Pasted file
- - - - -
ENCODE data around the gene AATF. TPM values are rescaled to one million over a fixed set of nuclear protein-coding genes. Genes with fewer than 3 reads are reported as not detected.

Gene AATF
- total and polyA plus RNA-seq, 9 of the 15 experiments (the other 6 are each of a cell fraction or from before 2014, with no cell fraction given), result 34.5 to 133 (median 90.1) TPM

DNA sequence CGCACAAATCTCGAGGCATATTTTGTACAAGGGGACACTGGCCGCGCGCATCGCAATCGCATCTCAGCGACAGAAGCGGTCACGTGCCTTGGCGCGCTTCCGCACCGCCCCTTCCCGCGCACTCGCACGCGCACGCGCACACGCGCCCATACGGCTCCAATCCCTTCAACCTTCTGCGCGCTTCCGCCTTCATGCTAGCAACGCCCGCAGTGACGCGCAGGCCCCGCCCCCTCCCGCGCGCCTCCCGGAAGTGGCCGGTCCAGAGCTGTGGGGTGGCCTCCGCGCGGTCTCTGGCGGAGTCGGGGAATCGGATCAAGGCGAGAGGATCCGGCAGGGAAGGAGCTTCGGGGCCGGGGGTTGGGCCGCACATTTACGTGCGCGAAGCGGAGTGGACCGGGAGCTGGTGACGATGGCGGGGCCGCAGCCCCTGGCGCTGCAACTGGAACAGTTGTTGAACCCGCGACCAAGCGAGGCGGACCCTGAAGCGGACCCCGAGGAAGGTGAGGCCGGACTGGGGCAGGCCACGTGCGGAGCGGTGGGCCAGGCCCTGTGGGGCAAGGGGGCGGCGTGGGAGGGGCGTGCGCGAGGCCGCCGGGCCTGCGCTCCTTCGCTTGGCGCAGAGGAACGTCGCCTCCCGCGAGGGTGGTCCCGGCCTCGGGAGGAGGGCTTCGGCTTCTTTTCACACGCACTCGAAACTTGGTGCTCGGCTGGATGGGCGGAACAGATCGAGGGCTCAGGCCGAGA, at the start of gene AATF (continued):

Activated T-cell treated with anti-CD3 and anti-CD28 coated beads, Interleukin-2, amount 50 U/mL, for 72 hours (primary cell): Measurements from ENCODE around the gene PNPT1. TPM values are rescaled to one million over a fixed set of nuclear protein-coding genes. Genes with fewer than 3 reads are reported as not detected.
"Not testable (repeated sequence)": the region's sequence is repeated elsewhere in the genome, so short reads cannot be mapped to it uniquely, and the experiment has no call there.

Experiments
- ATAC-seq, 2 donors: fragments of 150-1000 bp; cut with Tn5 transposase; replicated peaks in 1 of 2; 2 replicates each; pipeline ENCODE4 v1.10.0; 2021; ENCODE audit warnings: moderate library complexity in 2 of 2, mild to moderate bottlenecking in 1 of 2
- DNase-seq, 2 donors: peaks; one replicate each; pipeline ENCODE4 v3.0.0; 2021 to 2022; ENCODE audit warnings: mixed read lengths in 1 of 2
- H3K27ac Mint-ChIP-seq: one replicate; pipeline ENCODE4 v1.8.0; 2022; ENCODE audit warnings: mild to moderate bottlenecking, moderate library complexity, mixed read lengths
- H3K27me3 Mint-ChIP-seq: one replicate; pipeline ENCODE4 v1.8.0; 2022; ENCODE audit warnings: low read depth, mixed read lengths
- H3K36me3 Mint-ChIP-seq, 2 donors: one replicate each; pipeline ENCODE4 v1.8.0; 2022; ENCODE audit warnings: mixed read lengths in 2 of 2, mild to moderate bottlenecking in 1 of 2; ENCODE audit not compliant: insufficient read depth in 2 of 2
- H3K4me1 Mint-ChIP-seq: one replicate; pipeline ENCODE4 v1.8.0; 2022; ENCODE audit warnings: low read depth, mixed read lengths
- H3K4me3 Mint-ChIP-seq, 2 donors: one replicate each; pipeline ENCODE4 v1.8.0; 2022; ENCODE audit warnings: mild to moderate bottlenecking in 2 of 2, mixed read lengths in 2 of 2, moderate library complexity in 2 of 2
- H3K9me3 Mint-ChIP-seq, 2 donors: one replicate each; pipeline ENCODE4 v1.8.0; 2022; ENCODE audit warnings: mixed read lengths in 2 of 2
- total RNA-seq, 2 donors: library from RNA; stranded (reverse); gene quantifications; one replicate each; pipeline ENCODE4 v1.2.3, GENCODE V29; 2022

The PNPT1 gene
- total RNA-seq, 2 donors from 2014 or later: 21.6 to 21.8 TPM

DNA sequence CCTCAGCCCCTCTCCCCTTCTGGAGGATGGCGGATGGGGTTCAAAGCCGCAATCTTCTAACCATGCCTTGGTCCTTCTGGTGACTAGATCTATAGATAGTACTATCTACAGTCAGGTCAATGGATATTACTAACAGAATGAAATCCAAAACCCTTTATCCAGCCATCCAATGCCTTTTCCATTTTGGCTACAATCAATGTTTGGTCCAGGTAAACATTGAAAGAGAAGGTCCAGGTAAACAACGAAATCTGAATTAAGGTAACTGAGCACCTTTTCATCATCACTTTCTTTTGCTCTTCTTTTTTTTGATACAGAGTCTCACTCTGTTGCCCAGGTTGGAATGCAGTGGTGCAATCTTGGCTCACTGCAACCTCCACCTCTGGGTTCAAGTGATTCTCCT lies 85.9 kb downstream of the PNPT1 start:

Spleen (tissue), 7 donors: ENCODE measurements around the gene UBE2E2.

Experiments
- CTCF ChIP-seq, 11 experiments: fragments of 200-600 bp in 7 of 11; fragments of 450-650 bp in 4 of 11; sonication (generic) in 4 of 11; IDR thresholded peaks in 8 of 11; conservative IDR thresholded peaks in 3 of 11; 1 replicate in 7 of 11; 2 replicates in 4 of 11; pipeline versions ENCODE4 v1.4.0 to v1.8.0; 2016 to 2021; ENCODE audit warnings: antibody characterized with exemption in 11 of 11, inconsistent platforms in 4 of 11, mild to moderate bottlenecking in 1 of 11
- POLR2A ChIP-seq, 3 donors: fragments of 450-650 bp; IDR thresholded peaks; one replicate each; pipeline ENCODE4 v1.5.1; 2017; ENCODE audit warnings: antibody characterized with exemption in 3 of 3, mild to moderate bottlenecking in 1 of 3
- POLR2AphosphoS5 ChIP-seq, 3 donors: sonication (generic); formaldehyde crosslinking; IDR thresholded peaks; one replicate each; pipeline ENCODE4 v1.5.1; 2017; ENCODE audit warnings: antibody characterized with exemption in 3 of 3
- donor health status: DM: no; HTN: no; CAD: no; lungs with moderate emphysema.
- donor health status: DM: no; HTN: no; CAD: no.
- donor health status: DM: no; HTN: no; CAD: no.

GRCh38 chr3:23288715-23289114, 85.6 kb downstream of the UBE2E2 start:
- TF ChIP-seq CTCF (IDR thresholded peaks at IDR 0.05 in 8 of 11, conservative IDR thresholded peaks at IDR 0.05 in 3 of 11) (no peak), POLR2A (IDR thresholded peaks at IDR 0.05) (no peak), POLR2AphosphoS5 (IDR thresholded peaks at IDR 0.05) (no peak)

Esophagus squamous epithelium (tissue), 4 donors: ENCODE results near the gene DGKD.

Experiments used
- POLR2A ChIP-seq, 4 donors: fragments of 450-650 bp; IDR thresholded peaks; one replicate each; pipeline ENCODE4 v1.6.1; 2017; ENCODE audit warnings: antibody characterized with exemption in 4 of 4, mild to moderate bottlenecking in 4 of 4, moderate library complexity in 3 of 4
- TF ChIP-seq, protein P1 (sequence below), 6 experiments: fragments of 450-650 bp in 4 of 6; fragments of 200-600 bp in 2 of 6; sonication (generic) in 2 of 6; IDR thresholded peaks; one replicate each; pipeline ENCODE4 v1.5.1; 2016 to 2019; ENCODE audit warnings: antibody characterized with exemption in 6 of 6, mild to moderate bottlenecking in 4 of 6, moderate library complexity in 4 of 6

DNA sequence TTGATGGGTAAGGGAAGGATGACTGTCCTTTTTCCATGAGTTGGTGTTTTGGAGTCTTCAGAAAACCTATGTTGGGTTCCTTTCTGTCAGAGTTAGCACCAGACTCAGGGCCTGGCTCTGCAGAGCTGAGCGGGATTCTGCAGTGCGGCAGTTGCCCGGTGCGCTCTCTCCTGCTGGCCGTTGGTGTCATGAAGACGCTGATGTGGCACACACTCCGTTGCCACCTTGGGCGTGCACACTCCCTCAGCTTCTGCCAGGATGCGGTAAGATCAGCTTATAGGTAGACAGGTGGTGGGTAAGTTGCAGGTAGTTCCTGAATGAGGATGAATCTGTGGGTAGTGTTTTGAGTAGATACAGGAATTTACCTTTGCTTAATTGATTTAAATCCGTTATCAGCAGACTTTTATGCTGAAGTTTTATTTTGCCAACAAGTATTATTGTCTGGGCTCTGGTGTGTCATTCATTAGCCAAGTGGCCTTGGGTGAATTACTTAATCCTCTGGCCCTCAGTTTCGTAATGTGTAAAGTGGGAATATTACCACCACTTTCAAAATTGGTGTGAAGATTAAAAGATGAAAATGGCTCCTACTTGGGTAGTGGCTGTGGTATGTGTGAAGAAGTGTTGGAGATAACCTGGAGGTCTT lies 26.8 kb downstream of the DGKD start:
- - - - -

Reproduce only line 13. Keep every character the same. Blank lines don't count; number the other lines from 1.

- H3K4me1 Mint-ChIP-seq: one replicate; pipeline ENCODE4 v1.8.0; 2022; ENCODE audit warnings: low read depth, mixed read lengths